When a California resident passes away, their estate usually goes through a process called probate. During probate, the decedent’s will is validated, the estate’s bills are paid and is assets are distributed to the beneficiaries named in the will. These important tasks are handled by the estate’s personal representative. This is usually the person named as the executor in the decedent’s will. If the will does not name an executor or the decedent did not leave a will, a personal representative will be appointed by the court. If an executor makes mistakes or acts improperly, they can be sued by either the estate’s creditors or its beneficiaries.
Lawsuits filed by creditors
Before an estate’s assets can be distributed to the beneficiaries named in the will, its debts must be settled. Creditors must file claims in probate court before they can be paid. Once all of these claims have been received, debts are prioritized and paid according to state law. If an executor fails to pay a valid debt or the estate runs out of money because lower priority debts were paid first, creditors can sue the executor. Creditors can also sue beneficiaries to recover what they are owed if assets were distributed prematurely.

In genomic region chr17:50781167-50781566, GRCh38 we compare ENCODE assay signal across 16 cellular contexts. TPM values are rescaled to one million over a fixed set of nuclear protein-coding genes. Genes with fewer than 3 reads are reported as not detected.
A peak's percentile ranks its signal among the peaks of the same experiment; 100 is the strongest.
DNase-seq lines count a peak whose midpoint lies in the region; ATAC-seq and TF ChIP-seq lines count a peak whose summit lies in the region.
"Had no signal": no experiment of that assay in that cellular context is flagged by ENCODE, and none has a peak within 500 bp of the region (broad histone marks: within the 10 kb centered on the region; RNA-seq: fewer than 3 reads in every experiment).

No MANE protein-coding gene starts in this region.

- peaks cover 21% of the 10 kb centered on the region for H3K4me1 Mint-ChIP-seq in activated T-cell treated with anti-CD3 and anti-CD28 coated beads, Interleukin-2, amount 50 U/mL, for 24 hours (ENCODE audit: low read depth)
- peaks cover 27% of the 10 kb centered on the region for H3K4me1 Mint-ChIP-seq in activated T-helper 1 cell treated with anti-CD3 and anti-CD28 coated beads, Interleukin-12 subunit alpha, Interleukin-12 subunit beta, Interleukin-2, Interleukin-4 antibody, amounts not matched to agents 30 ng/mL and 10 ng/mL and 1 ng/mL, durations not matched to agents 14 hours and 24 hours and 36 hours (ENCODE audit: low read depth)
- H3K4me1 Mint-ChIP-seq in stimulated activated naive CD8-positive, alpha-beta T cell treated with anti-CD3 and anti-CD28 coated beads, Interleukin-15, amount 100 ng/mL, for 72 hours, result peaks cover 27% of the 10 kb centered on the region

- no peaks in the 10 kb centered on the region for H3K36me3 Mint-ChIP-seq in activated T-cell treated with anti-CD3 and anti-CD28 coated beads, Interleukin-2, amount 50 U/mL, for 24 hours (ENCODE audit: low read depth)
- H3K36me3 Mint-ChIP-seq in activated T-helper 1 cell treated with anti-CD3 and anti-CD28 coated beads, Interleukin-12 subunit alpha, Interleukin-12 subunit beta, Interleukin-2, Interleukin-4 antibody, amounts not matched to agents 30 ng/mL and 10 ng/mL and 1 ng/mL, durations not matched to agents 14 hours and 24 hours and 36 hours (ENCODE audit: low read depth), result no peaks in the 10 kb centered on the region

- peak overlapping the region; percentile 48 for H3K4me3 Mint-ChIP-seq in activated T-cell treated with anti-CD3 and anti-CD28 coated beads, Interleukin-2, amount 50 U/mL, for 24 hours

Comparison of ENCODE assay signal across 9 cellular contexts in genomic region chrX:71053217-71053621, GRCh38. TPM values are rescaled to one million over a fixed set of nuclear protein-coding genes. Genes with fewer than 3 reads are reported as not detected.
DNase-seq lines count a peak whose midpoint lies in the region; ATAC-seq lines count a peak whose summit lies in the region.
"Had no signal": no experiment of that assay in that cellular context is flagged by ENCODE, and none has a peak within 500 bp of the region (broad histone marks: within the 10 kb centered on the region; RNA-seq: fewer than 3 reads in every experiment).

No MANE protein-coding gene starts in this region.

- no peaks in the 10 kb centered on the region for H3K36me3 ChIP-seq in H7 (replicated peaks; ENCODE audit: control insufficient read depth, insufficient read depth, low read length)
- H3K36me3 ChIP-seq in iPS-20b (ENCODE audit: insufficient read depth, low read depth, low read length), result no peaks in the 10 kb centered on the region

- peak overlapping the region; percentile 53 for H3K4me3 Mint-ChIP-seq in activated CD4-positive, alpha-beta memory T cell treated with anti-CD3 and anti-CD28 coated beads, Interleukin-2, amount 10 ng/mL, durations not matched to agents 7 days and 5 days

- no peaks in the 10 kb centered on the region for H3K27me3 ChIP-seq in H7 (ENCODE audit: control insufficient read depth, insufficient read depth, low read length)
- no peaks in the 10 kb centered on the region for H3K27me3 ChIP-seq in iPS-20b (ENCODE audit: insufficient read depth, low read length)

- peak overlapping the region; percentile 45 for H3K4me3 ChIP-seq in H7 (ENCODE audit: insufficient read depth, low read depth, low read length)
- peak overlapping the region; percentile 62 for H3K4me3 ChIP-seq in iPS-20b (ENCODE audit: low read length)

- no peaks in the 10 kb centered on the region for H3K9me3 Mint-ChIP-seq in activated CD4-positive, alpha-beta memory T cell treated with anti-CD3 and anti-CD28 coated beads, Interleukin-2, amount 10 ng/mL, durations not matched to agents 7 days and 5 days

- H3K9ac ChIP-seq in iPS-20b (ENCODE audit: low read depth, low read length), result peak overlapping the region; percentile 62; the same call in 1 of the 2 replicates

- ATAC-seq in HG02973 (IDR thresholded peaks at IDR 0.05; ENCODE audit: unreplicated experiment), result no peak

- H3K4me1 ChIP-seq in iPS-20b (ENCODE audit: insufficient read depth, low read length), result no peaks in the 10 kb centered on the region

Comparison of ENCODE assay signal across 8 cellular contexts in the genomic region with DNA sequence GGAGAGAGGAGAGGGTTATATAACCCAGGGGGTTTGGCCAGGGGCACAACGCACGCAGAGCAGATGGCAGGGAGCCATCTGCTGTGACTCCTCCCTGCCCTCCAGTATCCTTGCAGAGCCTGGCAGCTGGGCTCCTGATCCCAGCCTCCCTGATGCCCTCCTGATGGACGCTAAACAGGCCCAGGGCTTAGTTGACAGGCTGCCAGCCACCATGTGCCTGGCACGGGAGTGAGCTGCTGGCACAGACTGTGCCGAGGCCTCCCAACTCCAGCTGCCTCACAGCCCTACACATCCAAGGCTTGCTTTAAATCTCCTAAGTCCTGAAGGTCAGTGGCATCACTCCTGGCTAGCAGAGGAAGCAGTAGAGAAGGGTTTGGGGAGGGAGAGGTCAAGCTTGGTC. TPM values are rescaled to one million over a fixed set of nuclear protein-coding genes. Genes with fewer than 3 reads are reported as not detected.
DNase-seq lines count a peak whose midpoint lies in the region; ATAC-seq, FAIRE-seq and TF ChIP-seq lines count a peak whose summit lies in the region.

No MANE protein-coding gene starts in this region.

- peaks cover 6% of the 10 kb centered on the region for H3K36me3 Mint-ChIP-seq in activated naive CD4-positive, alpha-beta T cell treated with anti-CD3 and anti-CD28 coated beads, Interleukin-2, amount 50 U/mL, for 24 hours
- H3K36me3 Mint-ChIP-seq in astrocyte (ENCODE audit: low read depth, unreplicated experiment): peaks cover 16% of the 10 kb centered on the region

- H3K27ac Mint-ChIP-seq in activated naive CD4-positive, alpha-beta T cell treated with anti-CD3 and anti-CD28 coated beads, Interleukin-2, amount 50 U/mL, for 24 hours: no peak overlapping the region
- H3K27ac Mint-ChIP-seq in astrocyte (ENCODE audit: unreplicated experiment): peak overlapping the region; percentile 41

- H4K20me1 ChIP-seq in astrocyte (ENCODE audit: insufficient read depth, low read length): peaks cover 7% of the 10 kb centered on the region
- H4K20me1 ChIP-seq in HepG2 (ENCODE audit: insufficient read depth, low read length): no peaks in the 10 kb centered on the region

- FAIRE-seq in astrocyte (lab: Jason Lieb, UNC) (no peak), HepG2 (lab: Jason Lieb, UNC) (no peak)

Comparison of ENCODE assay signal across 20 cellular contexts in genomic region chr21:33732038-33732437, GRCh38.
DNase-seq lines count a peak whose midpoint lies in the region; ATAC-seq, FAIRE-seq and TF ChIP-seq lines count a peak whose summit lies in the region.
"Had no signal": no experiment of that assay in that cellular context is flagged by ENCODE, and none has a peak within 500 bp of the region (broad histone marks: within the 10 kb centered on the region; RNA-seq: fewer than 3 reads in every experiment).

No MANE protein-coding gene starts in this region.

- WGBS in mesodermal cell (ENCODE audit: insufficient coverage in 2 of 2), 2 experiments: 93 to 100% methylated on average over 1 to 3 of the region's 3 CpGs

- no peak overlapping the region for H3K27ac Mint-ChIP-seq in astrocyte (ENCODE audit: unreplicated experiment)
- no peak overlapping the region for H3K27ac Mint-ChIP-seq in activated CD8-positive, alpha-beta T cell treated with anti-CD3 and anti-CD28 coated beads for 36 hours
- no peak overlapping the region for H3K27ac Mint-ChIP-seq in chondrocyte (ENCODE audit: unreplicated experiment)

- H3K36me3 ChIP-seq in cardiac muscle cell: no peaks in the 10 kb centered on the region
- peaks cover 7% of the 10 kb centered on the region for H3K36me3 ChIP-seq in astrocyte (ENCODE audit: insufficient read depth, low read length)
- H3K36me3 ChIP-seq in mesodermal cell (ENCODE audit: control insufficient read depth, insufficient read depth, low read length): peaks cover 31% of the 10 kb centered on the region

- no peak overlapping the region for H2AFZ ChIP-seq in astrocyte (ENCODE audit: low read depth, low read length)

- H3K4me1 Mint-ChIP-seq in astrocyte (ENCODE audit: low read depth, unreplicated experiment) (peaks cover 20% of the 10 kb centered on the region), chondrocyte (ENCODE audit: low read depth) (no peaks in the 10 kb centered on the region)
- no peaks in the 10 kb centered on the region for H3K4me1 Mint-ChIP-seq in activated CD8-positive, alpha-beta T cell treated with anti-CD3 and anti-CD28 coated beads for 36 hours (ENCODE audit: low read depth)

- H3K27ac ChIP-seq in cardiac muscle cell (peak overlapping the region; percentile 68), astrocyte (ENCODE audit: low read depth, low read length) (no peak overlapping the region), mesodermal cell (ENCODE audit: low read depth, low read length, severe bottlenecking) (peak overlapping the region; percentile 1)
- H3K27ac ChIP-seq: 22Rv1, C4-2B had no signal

Lawsuits filed by beneficiaries
Executors have a fiduciary relationship with an estate’s beneficiaries. This means they are required to act in the beneficiaries’ best interests at all times. If they fail to meet this duty, they can be sued. This kind of probate litigation is usually initiated when executors have acted fraudulently or sold assets for less than their fair market value. When executors are suspected of committing fraud, they can be sued personally.
Avoiding executor lawsuits
Choosing an executor who is capable and will perform their duties diligently is the way to avoid estate litigation. The probate process is complex and the rules are strict, which is a recipe for mistakes if the individual tasked with handling important matters is not up to the job.